California is the one state currently blessed with its own species name for chanterelles (Cantharellus californicus) and with good reason. Where the more commonly known Cantharellus cibarius is delicate, spindly and more uniform in shape and size, the Californicus chanterelles are big, meaty, fleshy, and will sometimes expand to the width of a hand. Shaq's hand. They range from the Bay area to down here in L.A., but don't really start popping up until the ground gets a good douse in fall and winter. This weekend's water could mean a nice-sized chanterelle crop is in store, just in time for Thanksgiving, prompting a few menu revisions at home.
The person who figures out how to cultivate these commercially would be eligible for whatever the culinary equivalent to the Nobel would be. Chanterelles are strictly a wild, foraged crop that pushes up through the mud at the base of the Live Oak trees so prevalent across much of our state. Farmers who keep some wild land intact are sometimes lucky enough to get a slightly lucrative secondary crop. Market goers are then lucky to buy some, assuming the farmers are willing to sell.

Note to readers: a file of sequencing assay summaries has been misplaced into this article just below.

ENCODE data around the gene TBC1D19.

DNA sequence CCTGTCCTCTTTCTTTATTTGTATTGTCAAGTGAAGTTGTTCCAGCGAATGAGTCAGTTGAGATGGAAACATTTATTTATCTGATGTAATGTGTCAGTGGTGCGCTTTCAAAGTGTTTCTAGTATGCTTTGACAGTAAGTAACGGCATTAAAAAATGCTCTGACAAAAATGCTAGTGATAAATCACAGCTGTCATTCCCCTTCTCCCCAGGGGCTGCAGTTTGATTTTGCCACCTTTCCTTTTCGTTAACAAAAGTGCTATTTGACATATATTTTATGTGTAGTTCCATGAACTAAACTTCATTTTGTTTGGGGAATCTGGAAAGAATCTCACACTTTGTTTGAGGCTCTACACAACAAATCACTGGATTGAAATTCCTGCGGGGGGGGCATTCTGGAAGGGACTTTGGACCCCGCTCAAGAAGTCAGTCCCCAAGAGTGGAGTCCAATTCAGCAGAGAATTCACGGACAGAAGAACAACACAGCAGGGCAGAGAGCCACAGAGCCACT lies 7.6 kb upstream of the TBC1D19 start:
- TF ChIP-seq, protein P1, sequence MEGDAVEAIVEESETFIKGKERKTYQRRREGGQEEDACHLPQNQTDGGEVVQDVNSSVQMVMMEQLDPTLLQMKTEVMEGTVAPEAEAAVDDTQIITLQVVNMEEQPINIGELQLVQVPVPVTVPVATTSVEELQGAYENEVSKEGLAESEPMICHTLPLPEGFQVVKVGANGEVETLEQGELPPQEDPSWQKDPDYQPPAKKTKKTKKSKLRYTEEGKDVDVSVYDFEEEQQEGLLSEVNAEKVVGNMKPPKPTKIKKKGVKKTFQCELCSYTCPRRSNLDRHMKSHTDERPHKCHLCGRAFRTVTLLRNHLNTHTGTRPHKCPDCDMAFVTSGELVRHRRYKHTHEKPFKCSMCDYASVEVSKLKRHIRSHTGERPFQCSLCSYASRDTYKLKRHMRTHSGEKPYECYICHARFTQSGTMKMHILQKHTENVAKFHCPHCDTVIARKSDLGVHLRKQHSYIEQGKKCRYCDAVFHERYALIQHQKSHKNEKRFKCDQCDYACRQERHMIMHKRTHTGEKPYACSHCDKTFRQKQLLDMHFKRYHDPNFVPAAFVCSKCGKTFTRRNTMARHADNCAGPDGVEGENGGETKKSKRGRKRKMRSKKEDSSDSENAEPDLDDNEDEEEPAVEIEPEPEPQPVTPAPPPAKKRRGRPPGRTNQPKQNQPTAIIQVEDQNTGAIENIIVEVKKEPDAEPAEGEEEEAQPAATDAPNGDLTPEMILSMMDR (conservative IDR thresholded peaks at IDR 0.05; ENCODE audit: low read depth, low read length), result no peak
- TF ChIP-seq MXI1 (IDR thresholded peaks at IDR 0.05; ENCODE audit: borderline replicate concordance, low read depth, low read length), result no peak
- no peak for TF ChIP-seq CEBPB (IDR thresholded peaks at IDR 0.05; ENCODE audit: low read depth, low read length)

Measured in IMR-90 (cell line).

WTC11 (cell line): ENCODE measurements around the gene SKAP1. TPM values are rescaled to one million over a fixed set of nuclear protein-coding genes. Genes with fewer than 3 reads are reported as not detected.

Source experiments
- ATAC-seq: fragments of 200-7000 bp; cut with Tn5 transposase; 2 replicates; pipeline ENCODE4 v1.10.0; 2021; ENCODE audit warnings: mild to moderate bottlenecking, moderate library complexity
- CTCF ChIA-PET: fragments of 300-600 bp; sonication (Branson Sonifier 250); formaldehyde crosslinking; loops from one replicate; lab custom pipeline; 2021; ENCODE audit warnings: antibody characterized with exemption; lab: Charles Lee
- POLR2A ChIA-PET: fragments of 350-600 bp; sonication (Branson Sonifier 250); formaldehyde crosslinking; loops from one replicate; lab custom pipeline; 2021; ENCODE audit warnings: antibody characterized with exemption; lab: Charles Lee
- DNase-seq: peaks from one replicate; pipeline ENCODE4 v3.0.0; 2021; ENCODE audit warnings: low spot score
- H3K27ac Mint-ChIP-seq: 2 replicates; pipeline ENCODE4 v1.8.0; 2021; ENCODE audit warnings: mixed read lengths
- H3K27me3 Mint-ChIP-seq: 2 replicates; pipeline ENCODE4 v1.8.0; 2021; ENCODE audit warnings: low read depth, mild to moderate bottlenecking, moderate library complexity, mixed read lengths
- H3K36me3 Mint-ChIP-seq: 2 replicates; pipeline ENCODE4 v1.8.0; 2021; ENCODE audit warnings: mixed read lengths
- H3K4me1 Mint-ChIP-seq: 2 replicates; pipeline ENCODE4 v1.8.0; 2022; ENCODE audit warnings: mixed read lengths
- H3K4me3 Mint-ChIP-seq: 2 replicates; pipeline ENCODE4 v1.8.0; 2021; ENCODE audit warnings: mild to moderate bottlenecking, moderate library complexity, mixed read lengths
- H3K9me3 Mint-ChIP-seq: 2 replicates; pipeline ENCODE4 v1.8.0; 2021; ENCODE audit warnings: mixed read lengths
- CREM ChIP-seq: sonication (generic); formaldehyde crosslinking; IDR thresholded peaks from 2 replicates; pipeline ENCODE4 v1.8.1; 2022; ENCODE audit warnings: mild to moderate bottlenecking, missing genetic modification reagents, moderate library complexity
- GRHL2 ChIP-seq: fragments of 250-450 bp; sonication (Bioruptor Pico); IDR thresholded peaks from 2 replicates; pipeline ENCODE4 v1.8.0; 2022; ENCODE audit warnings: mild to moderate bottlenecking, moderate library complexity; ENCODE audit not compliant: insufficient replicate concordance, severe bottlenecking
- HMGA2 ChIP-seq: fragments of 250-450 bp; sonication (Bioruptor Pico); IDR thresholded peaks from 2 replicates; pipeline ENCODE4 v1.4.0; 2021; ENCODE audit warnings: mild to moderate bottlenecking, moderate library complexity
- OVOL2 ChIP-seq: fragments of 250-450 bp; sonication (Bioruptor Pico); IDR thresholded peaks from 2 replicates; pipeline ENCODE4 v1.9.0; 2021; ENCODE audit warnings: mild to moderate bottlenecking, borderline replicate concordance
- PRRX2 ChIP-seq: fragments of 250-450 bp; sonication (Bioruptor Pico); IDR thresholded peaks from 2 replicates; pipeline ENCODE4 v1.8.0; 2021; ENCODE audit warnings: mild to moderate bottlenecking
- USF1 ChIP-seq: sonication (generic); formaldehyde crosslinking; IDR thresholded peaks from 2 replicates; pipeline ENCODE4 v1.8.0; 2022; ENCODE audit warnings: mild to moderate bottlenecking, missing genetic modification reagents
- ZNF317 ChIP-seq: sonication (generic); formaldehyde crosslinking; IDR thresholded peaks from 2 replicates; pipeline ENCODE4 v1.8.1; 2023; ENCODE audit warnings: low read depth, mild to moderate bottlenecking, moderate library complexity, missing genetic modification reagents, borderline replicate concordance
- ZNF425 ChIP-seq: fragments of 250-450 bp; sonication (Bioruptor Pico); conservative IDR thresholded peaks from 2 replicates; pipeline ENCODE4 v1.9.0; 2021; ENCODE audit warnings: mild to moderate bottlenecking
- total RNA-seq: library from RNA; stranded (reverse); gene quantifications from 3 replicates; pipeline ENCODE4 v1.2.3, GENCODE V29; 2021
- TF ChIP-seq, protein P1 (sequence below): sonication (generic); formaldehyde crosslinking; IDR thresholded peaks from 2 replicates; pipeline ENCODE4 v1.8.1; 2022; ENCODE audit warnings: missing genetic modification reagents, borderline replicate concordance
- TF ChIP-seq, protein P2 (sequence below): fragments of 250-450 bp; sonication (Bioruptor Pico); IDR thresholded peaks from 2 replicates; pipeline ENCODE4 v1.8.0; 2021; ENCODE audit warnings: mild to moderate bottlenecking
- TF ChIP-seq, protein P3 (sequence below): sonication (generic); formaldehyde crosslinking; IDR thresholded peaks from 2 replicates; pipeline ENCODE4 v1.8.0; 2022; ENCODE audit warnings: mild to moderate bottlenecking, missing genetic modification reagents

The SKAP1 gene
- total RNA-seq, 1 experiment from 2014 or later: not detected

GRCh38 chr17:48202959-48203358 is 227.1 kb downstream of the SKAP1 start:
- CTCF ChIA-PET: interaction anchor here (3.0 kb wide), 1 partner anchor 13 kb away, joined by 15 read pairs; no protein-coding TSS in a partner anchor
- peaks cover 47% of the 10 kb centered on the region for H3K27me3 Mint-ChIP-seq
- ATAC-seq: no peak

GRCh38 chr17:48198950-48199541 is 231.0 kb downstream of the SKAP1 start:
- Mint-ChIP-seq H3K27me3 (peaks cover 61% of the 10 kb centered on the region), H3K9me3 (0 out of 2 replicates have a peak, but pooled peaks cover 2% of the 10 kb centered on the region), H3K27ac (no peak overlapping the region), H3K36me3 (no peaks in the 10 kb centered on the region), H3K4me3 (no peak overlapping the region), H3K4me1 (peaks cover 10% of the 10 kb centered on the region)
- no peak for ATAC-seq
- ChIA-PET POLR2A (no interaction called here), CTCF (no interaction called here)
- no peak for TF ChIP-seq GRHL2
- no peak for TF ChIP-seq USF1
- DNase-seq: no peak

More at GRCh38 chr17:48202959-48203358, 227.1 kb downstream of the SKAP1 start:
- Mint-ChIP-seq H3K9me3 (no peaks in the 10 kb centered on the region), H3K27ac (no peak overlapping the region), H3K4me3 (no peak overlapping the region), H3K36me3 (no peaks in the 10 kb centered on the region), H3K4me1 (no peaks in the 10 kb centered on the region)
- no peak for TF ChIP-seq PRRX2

If the mushrooms appear muddy and bruised, chalk it up to a hazard of their growth needs. They might not be pretty, but they still taste great and can be cleaned up with a soft bristled brush. Chanterelles are one of the most easily identifiable wild edible mushrooms out there, thanks to the vase-like structure and long false gills that extend the length of the stem from the top. Be sure to look for that when selecting your fungus. Farmers are some of the most skilled mushroom pickers out there, but even a veteran picker may miss the occasional non-edible in the mix. And that could seriously ruin your week.
Tutti Frutti Farms has a pretty reliable supply from their land up in Lompoc. You can find them at the Hollywood, Santa Barbara, Ojai, Agoura Hills, Ventura, Burbank, and Santa Monica markets. Another great supplier is Clearwater Farms who is also happy to provide you with California truffles and occasionally, Black Trumpets. They also supply the earthier, more delicate Yellowfoot chanterelles, which are found farther north.